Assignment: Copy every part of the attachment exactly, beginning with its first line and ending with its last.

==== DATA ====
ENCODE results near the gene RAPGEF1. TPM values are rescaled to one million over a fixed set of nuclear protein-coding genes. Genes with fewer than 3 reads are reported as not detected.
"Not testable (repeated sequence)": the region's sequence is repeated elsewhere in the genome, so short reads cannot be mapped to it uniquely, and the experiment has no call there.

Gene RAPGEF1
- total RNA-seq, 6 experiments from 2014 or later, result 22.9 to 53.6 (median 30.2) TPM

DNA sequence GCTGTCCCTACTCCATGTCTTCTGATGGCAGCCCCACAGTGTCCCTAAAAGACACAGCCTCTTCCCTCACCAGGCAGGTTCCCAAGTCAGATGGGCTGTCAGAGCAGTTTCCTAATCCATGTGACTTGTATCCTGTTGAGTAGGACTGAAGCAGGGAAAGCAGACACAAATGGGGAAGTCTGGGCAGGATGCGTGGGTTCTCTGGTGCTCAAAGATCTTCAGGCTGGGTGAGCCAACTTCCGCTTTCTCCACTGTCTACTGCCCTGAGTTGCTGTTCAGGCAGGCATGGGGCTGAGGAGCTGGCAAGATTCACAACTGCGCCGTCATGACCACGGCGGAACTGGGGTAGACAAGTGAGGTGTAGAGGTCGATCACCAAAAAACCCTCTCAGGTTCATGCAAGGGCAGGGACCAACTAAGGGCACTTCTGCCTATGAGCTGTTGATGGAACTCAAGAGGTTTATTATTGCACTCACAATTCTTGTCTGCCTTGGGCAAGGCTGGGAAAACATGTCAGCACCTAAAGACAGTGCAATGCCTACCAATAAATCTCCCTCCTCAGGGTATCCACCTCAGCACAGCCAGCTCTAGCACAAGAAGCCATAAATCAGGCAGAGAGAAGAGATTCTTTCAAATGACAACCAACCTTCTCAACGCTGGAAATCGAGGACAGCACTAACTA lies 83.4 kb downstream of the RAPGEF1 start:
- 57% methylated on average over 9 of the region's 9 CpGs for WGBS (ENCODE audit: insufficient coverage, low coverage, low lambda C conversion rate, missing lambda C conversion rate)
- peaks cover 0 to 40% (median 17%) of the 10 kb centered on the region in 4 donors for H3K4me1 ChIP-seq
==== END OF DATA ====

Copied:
ENCODE results near the gene RAPGEF1. TPM values are rescaled to one million over a fixed set of nuclear protein-coding genes. Genes with fewer than 3 reads are reported as not detected.
"Not testable (repeated sequence)": the region's sequence is repeated elsewhere in the genome, so short reads cannot be mapped to it uniquely, and the experiment has no call there.

Gene RAPGEF1
- total RNA-seq, 6 experiments from 2014 or later, result 22.9 to 53.6 (median 30.2) TPM

DNA sequence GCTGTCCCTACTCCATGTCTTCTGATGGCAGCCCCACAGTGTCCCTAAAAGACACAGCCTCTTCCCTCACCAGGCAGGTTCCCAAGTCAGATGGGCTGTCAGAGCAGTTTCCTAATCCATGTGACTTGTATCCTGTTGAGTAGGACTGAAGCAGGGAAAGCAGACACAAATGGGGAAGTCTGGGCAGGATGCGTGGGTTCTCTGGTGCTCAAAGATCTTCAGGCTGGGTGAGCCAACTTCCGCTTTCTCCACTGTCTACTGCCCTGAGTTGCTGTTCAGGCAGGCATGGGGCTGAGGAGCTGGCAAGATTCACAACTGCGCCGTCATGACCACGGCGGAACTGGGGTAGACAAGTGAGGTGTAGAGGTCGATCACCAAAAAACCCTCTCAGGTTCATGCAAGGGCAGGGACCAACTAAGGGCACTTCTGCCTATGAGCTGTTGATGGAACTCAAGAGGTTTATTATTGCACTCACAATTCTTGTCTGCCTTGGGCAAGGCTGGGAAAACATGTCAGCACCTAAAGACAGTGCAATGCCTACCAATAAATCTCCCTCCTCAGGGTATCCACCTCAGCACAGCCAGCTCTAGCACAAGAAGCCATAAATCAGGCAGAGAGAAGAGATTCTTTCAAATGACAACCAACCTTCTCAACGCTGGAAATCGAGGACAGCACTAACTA lies 83.4 kb downstream of the RAPGEF1 start:
- 57% methylated on average over 9 of the region's 9 CpGs for WGBS (ENCODE audit: insufficient coverage, low coverage, low lambda C conversion rate, missing lambda C conversion rate)
- peaks cover 0 to 40% (median 17%) of the 10 kb centered on the region in 4 donors for H3K4me1 ChIP-seq